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May 26, 2017

St. Philip Neri

Jn 16: 20-23

Very truly, I tell you, you will weep and mourn, but the world will rejoice; you will have pain, but your pain will turn into joy. When a woman is in labor, she has pain, because her hour has come. But when her child is born, she no longer remembers the anguish because of the joy of having brought a human being into the world. So you have pain now; but I will see you again, and your hearts will rejoice, and no one will take your joy from you.

On that day you will ask nothing of me. Very truly, I tell you, if you ask anything of the Father in my name, he will give it to you.

New Revised Standard Version, copyright 1989, by the National Council of the Churches of Christ in the United States of America. Used by permission. All rights reserved. USCCB approved.

An Easter People

Christians are fundamentally an “Easter People.” The Resurrection lies central to the mystery of our faith and the grounding of our daily lives.

Yet, in a world which so often lacks joy and hope, the Resurrection can seem far away. For example, the coverage of politics—on both sides of the aisle—makes it feel as if we are in a continual, hopeless fight.

But, we are an Easter People. Jesus calls us to something deeper than a blind optimism. In today’s Gospel, we hear the words “anguish” and “pain” interwoven with “joy.”

How can that be?

The answer lies in the Christ we see after the Resurrection—a Christ glorified, but still bearing the wounds of the Passion. The cost of following always remains, but that cost is always less than the Glory of God. It is by seeking the Glory of God that we find our joy and hope.

—Colten Biro, S.J. is a Jesuit scholastic of the Jesuits USA Central and Southern Province; he is currently studying English at St. Louis University.

Prayer

We are an Easter People and Alleluia is our song! We are not looking for a shallow joy but rather a joy that comes from faith, that grows through unselfish love, that respects the fundamental duty of love of neighbour, without which it would be unbecoming to speak of Joy.

—St. John Paul II

 

 

 

 


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May 26, 2017

St. Philip Neri

Jn 16: 20-23

Very truly, I tell you, you will weep and mourn, but the world will rejoice; you will have pain, but your pain will turn into joy. When a woman is in labor, she has pain, because her hour has come. But when her child is born, she no longer remembers the anguish because of the joy of having brought a human being into the world. So you have pain now; but I will see you again, and your hearts will rejoice, and no one will take your joy from you.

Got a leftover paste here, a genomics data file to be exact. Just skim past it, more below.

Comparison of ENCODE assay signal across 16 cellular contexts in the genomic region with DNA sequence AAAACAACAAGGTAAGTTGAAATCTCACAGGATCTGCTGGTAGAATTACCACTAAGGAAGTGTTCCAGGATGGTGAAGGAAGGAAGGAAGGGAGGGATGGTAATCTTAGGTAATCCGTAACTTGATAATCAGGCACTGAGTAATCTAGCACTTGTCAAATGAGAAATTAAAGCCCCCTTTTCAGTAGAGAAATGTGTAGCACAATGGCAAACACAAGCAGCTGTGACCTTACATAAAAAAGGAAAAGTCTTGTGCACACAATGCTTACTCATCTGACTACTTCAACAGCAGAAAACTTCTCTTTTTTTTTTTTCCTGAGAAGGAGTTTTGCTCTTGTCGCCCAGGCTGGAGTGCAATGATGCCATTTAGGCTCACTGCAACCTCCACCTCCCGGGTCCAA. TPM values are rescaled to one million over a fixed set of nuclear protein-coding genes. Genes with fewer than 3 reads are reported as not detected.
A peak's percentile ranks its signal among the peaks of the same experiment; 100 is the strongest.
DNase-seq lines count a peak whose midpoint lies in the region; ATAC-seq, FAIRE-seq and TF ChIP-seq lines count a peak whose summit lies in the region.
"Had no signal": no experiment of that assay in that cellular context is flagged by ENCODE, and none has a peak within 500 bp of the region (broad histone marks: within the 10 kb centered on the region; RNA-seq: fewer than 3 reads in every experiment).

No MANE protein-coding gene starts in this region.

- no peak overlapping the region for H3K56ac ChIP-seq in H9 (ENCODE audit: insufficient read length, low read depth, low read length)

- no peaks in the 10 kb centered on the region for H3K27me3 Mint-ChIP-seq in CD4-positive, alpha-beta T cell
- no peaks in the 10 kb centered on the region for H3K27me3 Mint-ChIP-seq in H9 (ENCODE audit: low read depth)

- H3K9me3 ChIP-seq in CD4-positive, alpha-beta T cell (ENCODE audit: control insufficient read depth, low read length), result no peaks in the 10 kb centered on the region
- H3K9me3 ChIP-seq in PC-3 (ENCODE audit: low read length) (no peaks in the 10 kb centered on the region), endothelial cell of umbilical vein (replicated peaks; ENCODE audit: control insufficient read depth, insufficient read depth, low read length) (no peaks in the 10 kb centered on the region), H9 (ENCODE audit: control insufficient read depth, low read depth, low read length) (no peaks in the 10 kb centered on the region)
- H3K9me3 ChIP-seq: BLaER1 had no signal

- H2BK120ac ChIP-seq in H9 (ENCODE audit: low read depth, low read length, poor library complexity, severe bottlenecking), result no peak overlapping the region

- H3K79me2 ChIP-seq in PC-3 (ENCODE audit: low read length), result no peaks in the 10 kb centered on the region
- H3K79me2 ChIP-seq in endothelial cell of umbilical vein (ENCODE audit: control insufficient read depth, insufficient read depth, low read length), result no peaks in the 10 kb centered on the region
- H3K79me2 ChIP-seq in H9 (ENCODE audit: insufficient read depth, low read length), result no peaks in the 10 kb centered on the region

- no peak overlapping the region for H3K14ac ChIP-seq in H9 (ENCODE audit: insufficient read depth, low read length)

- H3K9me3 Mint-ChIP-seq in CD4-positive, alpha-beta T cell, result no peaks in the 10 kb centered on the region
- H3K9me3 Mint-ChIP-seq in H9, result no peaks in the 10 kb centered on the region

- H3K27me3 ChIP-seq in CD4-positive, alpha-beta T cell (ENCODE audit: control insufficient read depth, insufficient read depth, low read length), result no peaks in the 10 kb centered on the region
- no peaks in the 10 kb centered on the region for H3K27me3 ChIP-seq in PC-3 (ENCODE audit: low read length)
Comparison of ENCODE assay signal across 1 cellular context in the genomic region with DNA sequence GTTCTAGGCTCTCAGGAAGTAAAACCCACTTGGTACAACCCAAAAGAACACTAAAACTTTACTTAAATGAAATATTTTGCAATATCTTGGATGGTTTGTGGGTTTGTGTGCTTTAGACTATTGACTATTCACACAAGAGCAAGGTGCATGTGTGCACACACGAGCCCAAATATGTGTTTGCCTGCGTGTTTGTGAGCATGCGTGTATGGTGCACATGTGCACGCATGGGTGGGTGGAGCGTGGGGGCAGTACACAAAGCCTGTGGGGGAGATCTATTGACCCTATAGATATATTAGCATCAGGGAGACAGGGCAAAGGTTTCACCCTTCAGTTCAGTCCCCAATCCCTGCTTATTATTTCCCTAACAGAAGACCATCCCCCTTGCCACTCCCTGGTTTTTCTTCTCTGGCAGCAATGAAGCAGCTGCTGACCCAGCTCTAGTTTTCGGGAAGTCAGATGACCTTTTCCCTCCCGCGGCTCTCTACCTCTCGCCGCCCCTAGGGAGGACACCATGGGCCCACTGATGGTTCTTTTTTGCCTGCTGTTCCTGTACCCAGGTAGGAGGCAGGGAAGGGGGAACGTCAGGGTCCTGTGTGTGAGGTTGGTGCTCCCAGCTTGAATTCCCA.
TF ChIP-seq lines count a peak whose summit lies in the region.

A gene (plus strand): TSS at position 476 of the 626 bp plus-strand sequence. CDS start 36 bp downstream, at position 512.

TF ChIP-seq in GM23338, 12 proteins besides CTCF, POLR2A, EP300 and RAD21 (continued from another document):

On that day you will ask nothing of me. Very truly, I tell you, if you ask anything of the Father in my name, he will give it to you.

New Revised Standard Version, copyright 1989, by the National Council of the Churches of Christ in the United States of America. Used by permission. All rights reserved. USCCB approved.

An Easter People

Christians are fundamentally an “Easter People.” The Resurrection lies central to the mystery of our faith and the grounding of our daily lives.

Yet, in a world which so often lacks joy and hope, the Resurrection can seem far away. For example, the coverage of politics—on both sides of the aisle—makes it feel as if we are in a continual, hopeless fight.

But, we are an Easter People. Jesus calls us to something deeper than a blind optimism. In today’s Gospel, we hear the words “anguish” and “pain” interwoven with “joy.”

How can that be?

The answer lies in the Christ we see after the Resurrection—a Christ glorified, but still bearing the wounds of the Passion. The cost of following always remains, but that cost is always less than the Glory of God. It is by seeking the Glory of God that we find our joy and hope.

—Colten Biro, S.J. is a Jesuit scholastic of the Jesuits USA Central and Southern Province; he is currently studying English at St. Louis University.

Prayer

We are an Easter People and Alleluia is our song! We are not looking for a shallow joy but rather a joy that comes from faith, that grows through unselfish love, that respects the fundamental duty of love of neighbour, without which it would be unbecoming to speak of Joy.

—St. John Paul II

 

 

 

 

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Please share the Good Word with your friends!